Celia R. Carlini is presently a senior researcher at the Brain Institute, Pontifícia Universidade Católica do Rio Grande do Sul and Full Professor (retired) of the Universidade Federal do Rio Grande do Sul, both institution located in the city of Porto Alegre, RS, Brazil. Her academic degrees include B.S. in Biomedical Sciences (1978), M.Sc. in Molecular Biology (1981), and Ph.D. in Molecular Biology-Protein Chemistry (1985), all three from the Universidade Federal de São Paulo (EPM-Unifesp), São Paulo, Brazil. Between 1993 and1995, she took post-doctoral training at the Center for Insect Science, University of Arizona, Tucson, AZ, USA. She was elected full member of the Brazilian Academy of Sciences, Biological Section, in 2009 and since 2003 she is a scholar productivity fellow (level 1B) from Conselho Nacional de Desenvolvimento Científico e Tecnológico (CNPq), Brazil. She was sectional editor of biochemistry of the Brazilian Journal of Medical and Biological Research, 2003–2010, and serves since 2003 as a member of the editorial board of Toxicon. She has guest-edited two special volumes of Toxicon, in 2004 and 2010, and one special volume of Toxins in 2012. Her lines of research are focused on isolation and physicochemical characterization of polypeptide toxins from different sources, and structure versus biological activity relationships and mechanisms of action of toxic proteins, particularly from plants. She has supervised about 25 Ph.D. thesis and published 110 refereed papers (until June 2014), cited about 1,600 times, factor H=22 (ISI Web-Of-Sciences).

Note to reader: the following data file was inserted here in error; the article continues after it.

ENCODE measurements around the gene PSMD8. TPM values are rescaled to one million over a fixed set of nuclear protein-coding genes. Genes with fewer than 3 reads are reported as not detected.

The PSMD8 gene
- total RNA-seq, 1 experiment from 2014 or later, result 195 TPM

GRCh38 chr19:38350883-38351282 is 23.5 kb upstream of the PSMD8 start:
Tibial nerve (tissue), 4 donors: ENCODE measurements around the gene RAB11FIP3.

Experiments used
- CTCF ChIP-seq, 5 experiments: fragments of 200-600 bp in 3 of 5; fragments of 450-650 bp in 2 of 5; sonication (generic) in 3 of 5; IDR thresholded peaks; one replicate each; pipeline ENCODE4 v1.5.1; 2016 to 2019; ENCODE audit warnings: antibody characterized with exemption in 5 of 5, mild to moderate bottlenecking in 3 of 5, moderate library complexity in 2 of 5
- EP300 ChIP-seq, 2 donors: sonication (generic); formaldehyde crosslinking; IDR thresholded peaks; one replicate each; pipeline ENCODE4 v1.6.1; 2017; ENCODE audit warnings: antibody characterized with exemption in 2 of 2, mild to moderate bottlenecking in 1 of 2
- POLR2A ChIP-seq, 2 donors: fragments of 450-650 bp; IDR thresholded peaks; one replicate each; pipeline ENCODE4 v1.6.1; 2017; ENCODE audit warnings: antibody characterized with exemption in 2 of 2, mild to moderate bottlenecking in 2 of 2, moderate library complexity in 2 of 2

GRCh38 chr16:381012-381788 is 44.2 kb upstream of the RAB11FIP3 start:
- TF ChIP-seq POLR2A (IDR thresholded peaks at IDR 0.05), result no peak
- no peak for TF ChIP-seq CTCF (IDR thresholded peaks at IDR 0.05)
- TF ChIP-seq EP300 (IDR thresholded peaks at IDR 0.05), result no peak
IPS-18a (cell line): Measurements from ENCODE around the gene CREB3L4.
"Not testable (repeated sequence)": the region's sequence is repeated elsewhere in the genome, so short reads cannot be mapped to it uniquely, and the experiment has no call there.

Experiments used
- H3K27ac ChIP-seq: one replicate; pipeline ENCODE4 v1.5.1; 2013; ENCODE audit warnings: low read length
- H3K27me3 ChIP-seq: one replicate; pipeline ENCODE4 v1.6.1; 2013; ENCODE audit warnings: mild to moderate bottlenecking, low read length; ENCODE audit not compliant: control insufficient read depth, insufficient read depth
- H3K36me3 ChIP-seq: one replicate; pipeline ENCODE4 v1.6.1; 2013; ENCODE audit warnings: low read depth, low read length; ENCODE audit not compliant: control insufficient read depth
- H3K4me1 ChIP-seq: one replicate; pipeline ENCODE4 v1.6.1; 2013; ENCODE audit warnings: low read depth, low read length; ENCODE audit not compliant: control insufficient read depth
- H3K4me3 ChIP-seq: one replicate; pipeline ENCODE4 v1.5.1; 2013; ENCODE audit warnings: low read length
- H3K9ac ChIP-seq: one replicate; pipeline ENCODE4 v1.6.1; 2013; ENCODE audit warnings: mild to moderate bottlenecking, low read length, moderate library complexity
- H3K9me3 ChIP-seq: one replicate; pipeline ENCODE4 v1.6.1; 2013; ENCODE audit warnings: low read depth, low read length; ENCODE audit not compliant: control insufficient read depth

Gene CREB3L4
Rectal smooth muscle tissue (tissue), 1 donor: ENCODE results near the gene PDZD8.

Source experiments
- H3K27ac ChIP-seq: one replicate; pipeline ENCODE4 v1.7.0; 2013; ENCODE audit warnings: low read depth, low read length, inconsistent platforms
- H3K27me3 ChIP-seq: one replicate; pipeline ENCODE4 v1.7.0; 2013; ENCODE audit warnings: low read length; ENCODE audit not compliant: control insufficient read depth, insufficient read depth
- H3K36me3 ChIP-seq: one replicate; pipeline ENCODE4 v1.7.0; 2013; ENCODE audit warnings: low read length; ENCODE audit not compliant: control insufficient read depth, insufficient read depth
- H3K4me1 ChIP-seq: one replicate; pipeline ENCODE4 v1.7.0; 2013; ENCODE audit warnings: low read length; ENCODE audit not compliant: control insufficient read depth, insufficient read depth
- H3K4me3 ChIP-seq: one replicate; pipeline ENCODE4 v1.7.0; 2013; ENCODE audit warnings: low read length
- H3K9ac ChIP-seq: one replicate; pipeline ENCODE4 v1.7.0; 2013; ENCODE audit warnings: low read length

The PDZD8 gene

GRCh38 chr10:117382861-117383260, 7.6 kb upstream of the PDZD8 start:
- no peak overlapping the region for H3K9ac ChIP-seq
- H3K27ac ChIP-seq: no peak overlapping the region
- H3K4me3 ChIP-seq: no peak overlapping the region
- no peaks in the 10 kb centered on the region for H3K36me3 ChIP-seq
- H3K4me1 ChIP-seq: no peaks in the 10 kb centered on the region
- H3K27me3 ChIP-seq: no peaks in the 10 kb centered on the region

Rodrigo Ligabue-Braun is currently a research assistant at the Biotechnology Center of Rio Grande do Sul Federal University (UFRGS), Brazil. Employing a wide range of computational approaches, his research topics are chiefly focused on neglected toxins, moonlighting properties of proteins, and the effect of unstructured or metastable regions of polypeptides on the structure-function paradigm. His review article on venomous mammals has attracted readers, being certificated as a hot text by the toxinology community. Aside from research, Dr. Ligabue-Braun has published chapters of textbooks in Brazil and also coordinated science outreach programs aiming low-income students from local communities.